Mold the hive to the nature of the bees
Influence the bees to change their behavior
Approach number 1 has been achieved to a certain degree through capitalism. It leverages greed to create value for others. Beyond the exception of rent-seeking, the only way to better your situation is by bettering someone else’s. The problem with rewarding greed is that once someone has found a way to help people really quickly, they acquire lots of wealth. Not that this is a problem in itself, but if this someone wants to rest on their laurels, they can use their wealth to help an aspiring politician. In return, the politician can ensure our capitalist friend no longer needs to worry about competition. In other words, once greed is used to better your situation, it can be used to transform the hive such that nobody else can compete with you. We’ve seen this in industries like health insurance, where regulation has gatekept aspiring competitors from entering the market. Hence, capitalism is a temporary solution; it inevitably devolves into cronyism because the same greed that got people on top, allows them to rig the game to stay on top.
Further, it can be argued that capitalism has cultivated the growth of other harmful traits such as consumerism and envy. Lastly, transforming society from the top down isn’t exactly easy, nor is it a suitable scale to test new ideas. One of the most recent revolutionary ideas on economics led to the Khmer Rouge and other regimes of terror, ironically because it did not account for the role greed would play within it.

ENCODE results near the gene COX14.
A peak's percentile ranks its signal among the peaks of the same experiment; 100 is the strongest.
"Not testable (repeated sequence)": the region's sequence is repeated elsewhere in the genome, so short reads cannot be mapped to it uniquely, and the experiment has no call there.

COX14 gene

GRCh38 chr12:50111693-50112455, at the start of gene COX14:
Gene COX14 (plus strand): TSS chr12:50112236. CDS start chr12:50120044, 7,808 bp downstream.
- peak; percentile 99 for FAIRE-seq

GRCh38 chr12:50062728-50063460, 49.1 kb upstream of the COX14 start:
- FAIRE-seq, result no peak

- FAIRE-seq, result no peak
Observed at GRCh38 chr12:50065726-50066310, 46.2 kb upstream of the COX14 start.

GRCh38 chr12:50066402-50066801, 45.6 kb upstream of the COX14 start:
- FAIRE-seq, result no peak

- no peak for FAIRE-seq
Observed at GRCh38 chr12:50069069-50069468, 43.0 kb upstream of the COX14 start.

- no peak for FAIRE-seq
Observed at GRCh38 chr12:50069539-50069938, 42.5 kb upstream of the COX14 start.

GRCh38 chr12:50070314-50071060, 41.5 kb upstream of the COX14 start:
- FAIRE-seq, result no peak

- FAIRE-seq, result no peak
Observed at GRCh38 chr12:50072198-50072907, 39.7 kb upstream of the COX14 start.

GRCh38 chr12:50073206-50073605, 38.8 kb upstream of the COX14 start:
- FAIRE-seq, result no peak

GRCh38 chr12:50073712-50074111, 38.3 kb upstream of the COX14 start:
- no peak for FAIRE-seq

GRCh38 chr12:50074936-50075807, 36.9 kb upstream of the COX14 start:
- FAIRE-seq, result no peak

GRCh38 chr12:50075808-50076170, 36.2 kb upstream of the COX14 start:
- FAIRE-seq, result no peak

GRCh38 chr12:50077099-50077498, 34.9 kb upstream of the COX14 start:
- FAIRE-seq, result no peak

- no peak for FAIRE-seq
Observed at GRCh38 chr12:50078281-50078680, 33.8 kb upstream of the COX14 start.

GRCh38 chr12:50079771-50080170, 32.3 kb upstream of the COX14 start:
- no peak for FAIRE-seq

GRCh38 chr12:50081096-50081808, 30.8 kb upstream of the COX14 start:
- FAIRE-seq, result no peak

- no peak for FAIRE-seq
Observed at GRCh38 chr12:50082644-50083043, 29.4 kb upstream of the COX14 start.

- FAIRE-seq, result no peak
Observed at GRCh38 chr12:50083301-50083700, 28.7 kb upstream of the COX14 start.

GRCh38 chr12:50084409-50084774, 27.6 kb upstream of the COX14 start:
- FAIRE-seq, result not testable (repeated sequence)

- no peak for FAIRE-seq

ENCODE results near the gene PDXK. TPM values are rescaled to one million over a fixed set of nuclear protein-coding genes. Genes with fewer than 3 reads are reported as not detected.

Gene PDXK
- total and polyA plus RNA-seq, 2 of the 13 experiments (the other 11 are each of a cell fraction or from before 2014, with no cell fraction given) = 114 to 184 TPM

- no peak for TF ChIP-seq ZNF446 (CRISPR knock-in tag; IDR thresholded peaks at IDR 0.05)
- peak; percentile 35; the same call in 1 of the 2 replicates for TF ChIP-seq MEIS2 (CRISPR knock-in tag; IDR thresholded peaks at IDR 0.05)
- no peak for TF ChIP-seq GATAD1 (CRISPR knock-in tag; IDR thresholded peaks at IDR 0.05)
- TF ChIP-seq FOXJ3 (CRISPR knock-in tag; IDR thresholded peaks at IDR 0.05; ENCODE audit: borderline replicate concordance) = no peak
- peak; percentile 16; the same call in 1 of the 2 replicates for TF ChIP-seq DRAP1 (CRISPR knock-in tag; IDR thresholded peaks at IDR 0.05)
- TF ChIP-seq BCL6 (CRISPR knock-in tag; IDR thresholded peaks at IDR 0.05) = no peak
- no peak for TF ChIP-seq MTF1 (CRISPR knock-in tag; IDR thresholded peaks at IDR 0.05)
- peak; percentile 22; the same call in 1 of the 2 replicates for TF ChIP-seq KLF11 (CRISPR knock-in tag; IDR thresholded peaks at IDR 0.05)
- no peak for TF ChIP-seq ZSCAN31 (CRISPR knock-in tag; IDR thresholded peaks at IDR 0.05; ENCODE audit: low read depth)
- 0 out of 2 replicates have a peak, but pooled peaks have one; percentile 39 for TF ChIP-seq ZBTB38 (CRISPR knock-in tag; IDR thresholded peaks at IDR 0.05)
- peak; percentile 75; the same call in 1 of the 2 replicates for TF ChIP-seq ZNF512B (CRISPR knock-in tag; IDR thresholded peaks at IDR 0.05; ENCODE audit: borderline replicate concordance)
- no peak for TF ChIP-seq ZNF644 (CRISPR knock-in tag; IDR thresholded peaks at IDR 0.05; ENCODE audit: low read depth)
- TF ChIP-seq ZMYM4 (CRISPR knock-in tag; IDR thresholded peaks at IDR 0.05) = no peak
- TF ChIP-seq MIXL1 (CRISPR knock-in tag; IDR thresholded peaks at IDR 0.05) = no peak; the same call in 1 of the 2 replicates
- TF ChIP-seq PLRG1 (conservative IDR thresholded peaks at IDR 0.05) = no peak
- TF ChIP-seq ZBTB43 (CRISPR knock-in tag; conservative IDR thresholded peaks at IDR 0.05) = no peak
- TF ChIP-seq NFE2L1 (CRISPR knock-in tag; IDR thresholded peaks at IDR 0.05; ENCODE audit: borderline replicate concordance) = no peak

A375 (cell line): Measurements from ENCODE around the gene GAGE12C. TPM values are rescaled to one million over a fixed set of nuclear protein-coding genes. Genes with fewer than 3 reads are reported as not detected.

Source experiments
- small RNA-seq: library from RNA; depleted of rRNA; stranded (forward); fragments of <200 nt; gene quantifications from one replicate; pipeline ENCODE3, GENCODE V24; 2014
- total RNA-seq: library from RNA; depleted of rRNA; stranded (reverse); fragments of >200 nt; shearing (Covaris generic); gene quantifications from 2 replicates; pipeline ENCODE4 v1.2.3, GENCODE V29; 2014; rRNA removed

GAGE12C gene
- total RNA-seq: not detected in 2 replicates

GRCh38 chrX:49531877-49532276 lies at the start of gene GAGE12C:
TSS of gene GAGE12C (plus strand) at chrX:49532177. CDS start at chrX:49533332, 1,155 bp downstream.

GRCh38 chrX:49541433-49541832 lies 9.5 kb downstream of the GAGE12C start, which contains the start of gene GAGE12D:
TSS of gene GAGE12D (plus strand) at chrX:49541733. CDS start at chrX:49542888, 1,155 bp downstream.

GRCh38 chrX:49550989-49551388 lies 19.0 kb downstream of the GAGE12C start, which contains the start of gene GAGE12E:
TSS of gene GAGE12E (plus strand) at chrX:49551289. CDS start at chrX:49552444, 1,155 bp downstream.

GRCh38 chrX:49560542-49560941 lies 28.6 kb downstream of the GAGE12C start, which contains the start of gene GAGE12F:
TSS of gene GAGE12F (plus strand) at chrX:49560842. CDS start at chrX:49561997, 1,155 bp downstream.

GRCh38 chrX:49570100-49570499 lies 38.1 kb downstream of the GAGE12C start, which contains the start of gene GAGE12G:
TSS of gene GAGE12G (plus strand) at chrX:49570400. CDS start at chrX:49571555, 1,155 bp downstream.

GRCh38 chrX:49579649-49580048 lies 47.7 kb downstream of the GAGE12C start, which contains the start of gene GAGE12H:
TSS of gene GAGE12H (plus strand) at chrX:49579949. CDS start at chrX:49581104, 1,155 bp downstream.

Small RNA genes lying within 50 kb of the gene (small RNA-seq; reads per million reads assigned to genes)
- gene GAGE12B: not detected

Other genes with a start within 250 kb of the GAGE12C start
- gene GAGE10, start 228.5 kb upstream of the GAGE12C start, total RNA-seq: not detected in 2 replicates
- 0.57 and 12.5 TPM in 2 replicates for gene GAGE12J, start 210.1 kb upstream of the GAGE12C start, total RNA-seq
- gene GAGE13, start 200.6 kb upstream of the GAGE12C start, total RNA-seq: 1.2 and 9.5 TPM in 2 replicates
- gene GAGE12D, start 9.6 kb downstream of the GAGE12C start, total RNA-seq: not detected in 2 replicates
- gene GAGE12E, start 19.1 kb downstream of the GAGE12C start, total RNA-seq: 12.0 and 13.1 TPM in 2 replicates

Approach number 2 may be a better option. Rather than authoritatively mold the bees, it involves convincing them it is in their best interest to be good little bees. The author’s knee-jerk instinct is to embrace this approach and encourage introspection since 1) self-reflection is hard to come by in the modern culture and 2) most people know in their heart of hearts what they dislike about themselves and what they must do to overcome these traits - they just need to figure it out for themselves.
The problem with this sweeping generalization is that this is truly awful advice for many people - there is a section of the population that spends too much time in their head, leading to neuroses and other undue hardships. Even though the author’s advice is well-intentioned, this sect of the population would be harmed if such advice were heeded.